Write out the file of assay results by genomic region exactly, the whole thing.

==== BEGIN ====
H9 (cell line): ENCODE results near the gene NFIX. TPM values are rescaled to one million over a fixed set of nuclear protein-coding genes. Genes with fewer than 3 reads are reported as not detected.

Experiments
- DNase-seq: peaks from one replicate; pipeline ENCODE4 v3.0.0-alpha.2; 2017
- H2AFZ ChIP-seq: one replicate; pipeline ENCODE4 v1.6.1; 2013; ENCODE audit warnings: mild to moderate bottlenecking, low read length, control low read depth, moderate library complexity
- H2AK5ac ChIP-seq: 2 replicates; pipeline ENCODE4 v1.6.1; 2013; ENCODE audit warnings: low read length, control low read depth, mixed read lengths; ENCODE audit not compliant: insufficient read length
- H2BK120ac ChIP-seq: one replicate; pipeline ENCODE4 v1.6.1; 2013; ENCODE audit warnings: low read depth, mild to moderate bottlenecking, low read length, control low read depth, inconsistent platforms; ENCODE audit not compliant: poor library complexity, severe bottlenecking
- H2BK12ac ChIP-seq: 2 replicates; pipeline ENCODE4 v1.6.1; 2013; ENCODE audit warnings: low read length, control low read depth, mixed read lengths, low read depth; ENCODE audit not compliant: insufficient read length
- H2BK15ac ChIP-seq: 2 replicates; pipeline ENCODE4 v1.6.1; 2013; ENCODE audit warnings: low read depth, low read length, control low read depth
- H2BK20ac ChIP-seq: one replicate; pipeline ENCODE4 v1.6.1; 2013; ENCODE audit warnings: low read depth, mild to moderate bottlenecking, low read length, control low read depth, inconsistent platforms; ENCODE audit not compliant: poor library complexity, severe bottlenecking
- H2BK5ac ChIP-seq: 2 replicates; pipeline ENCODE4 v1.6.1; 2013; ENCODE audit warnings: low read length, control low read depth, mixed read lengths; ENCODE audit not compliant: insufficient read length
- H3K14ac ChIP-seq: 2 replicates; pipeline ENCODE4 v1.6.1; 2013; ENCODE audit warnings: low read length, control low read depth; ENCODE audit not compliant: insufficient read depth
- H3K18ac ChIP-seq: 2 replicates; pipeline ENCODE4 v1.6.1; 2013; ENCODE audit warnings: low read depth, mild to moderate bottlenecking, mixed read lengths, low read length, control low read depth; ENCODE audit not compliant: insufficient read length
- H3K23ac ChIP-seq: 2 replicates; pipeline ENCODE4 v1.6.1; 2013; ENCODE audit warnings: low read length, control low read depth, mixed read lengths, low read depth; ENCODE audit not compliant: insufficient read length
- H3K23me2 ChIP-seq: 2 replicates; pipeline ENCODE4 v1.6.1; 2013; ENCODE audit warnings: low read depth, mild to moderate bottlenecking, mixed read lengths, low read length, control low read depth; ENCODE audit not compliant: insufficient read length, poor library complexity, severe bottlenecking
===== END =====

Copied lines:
H9 (cell line): ENCODE results near the gene NFIX. TPM values are rescaled to one million over a fixed set of nuclear protein-coding genes. Genes with fewer than 3 reads are reported as not detected.

Experiments
- DNase-seq: peaks from one replicate; pipeline ENCODE4 v3.0.0-alpha.2; 2017
- H2AFZ ChIP-seq: one replicate; pipeline ENCODE4 v1.6.1; 2013; ENCODE audit warnings: mild to moderate bottlenecking, low read length, control low read depth, moderate library complexity
- H2AK5ac ChIP-seq: 2 replicates; pipeline ENCODE4 v1.6.1; 2013; ENCODE audit warnings: low read length, control low read depth, mixed read lengths; ENCODE audit not compliant: insufficient read length
- H2BK120ac ChIP-seq: one replicate; pipeline ENCODE4 v1.6.1; 2013; ENCODE audit warnings: low read depth, mild to moderate bottlenecking, low read length, control low read depth, inconsistent platforms; ENCODE audit not compliant: poor library complexity, severe bottlenecking
- H2BK12ac ChIP-seq: 2 replicates; pipeline ENCODE4 v1.6.1; 2013; ENCODE audit warnings: low read length, control low read depth, mixed read lengths, low read depth; ENCODE audit not compliant: insufficient read length
- H2BK15ac ChIP-seq: 2 replicates; pipeline ENCODE4 v1.6.1; 2013; ENCODE audit warnings: low read depth, low read length, control low read depth
- H2BK20ac ChIP-seq: one replicate; pipeline ENCODE4 v1.6.1; 2013; ENCODE audit warnings: low read depth, mild to moderate bottlenecking, low read length, control low read depth, inconsistent platforms; ENCODE audit not compliant: poor library complexity, severe bottlenecking
- H2BK5ac ChIP-seq: 2 replicates; pipeline ENCODE4 v1.6.1; 2013; ENCODE audit warnings: low read length, control low read depth, mixed read lengths; ENCODE audit not compliant: insufficient read length
- H3K14ac ChIP-seq: 2 replicates; pipeline ENCODE4 v1.6.1; 2013; ENCODE audit warnings: low read length, control low read depth; ENCODE audit not compliant: insufficient read depth
- H3K18ac ChIP-seq: 2 replicates; pipeline ENCODE4 v1.6.1; 2013; ENCODE audit warnings: low read depth, mild to moderate bottlenecking, mixed read lengths, low read length, control low read depth; ENCODE audit not compliant: insufficient read length
- H3K23ac ChIP-seq: 2 replicates; pipeline ENCODE4 v1.6.1; 2013; ENCODE audit warnings: low read length, control low read depth, mixed read lengths, low read depth; ENCODE audit not compliant: insufficient read length
- H3K23me2 ChIP-seq: 2 replicates; pipeline ENCODE4 v1.6.1; 2013; ENCODE audit warnings: low read depth, mild to moderate bottlenecking, mixed read lengths, low read length, control low read depth; ENCODE audit not compliant: insufficient read length, poor library complexity, severe bottlenecking